Let's say we have a time varying magnetic field, but that it is uniform over a region, for instance $B(x,y)=(t+2)\hat{z}$ for $x,y,z\in[-5,5]$. Since we have a changing magnetic field, there will be an accompanying induced electric field given by $\oint\vec{E}\cdot \mathrm{d}\vec{l}-\frac{\mathrm{d}\Phi_B}{\mathrm{d}t}$, where the electric field is integrated along some closed path, and $\Phi_B$ is the flux through that path. Let's take a simple example, two circles, one centered at $(1,0)$ and the other at $(-1,0)$, both with radius 1. If we draw these out though we get

Picture where two different loops don't agree on field value.

Since $B$ is uniform, and they're the same path just shifted, the magnitudes of the induced fields are the same, but they give opposite directions at the origin where they meet. So from this, it appears as if different choices of loop can give wildly different values for the field at the same point, but in real life that electric field must have some value, so how is this?

In application there would be an actual wire loop in the field we could integrate along, but the induced electric field should still exist and be self consistent, even with a lack of wires.


1 Answer 1


When there is a time-varying magnetic field, the electric field is no longer conservative, meaning that $\nabla \times \mathbf{E} \neq \mathbf{0}$. Thus, $\oint \mathbf{E} \cdot \text{d} \mathbf{l}$ will depend on the path chosen.

they're the same path just shifted

This is not true in general. The paths may be geometrically identical, but they are located at different positions in space and have different equations. The red path has equaton $(x+2)^2 + y^2 = 4$ and the blue path has equation $(x-2)^2 + y^2 = 4$. The limits of integration and the parameterized paths will also be different.

they give opposite directions at the origin where they meet

You cannot uniquely determine $\mathbf{E}$ just from knowing $\nabla \times \mathbf{E} = - \frac{\partial \mathbf{B}}{\partial t}$. You need to know $\nabla \cdot \mathbf{E}$ as well. Even then, the solutions to these equations aren't necessarily unique, and additional boundary conditions must be applied. $\mathbf{E}$ is not necessarily uniform in this case, as symmetry might suggest. $\oint \mathbf{E} \cdot \text{d} \mathbf{l}$ only tells you the total component of $\mathbf{E}$ along the path $\mathbf{l}$, and the fact that it encloses an area of uniform $\frac{\partial \mathbf{B}}{\partial t}$ tells you nothing about $\mathbf{E}$ itself. In your scenario, $\mathbf{E}$ does have a definite direction everywhere in space, but that is unknown without further information about the field.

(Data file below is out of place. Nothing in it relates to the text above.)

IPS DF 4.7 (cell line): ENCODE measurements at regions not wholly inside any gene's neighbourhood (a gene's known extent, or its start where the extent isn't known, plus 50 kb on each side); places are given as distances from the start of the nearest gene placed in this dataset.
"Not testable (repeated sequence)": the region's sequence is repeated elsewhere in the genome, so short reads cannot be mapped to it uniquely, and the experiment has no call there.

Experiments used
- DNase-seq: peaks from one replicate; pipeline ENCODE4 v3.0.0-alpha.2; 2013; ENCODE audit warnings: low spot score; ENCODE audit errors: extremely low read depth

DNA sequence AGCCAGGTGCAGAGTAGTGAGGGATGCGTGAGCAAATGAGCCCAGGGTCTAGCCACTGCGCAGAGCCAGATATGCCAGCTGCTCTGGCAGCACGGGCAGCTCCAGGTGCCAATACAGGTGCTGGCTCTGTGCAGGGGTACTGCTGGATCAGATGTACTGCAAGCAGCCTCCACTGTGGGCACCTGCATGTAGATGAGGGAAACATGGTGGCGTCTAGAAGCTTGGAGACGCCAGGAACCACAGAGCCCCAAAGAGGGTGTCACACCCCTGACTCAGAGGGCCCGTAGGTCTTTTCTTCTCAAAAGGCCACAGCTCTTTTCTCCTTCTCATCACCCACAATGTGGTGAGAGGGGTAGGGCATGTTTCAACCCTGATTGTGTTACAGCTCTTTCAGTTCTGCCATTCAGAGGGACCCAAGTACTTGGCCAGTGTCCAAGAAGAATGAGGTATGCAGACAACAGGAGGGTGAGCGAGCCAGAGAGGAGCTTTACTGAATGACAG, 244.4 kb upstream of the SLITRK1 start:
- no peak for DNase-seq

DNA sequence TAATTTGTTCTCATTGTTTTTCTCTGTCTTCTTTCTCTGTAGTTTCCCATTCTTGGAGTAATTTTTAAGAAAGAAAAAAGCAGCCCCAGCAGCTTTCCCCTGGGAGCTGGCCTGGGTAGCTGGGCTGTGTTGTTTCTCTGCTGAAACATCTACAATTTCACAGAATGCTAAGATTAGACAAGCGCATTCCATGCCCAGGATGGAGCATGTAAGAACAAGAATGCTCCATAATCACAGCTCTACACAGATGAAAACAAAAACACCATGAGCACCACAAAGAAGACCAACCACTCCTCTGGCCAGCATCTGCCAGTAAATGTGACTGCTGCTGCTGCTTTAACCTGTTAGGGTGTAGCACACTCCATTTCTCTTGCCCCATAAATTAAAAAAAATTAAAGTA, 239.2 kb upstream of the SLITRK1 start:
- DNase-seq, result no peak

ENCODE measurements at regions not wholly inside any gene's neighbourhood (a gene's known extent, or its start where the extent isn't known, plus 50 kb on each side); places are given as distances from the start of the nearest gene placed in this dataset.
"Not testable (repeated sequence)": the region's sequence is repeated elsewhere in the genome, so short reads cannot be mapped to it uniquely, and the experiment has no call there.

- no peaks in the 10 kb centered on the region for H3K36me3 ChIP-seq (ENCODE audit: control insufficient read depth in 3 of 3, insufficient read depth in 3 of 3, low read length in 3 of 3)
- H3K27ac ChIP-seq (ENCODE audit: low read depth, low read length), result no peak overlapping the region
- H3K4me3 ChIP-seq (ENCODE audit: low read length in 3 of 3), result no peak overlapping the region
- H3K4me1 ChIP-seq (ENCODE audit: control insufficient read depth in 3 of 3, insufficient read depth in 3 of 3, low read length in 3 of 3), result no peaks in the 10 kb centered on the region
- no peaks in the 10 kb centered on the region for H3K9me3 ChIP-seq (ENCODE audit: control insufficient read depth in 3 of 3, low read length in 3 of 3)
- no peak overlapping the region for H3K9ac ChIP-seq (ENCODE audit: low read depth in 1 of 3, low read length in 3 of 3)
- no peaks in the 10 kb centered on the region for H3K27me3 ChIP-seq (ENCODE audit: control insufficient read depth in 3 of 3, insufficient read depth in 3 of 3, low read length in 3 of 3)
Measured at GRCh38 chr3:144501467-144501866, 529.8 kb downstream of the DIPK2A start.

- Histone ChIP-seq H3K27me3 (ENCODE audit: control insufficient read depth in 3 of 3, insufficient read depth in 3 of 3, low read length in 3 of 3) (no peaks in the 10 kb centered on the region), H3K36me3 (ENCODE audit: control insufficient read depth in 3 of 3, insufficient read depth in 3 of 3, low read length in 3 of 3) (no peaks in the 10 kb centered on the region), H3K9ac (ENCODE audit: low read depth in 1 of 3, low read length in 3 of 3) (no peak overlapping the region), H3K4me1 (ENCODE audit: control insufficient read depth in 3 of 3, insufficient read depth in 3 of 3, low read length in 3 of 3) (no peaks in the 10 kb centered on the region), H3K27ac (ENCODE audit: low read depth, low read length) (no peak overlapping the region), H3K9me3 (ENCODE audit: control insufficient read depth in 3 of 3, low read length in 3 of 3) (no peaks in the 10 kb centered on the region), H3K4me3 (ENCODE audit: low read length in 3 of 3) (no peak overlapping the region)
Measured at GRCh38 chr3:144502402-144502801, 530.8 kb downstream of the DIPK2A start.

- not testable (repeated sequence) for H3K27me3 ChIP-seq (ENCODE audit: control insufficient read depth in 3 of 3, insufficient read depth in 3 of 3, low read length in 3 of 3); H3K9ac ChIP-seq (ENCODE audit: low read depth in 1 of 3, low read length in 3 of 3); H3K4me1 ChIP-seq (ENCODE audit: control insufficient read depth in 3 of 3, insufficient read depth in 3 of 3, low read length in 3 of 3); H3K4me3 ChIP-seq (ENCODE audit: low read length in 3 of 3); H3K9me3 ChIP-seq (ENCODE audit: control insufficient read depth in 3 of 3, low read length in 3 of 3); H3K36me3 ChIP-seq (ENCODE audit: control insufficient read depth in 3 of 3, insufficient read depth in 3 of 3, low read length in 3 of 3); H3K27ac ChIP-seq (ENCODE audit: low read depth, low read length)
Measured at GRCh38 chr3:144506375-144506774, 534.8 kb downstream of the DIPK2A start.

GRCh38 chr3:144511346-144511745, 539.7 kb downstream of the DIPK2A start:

P.S. See my comments below for more elaboration.

  • $\begingroup$ So the induced field doesn't actually have definite values over space, it instead just acts on objects that are moving through it? Guess I assumed it was a state function by accident. This makes significantly more sense now. $\endgroup$ Oct 30, 2018 at 5:46
  • $\begingroup$ Yes, I understand that the curl is non-zero and hence it can't have a potential, but this being the case, how would you actually compute the field at the origin then? Because the path integral does yield two different values of E at that point yes? $\endgroup$ Oct 30, 2018 at 5:54
  • $\begingroup$ Ah you beat me to it. Given no charges, It's just a matter of solving the second equation at the origin. Alright, thanks for wasting a couple minutes on me! $\endgroup$ Oct 30, 2018 at 5:56
  • $\begingroup$ @InsertCreativityHere: Just knowing the curl will not uniquely determine the electric field. I can add any conservative field to the existing field and it will not affect the electromagnetic induction. Moreover, there axis around which the electric field "swirls" is unknown without further information. $\endgroup$ Oct 30, 2018 at 6:14
  • $\begingroup$ @user7777777 so how would $\mathbf{E}$ looks like if $\mathbf{B}$ is extended to infinity in $xy$ plane? (assume that there is no charges and current). I arrive to the conclusion that $\mathbf{E} = 0$ using symmetry argument, which looks contradictory. $\endgroup$
    – K_inverse
    Nov 5, 2018 at 9:10

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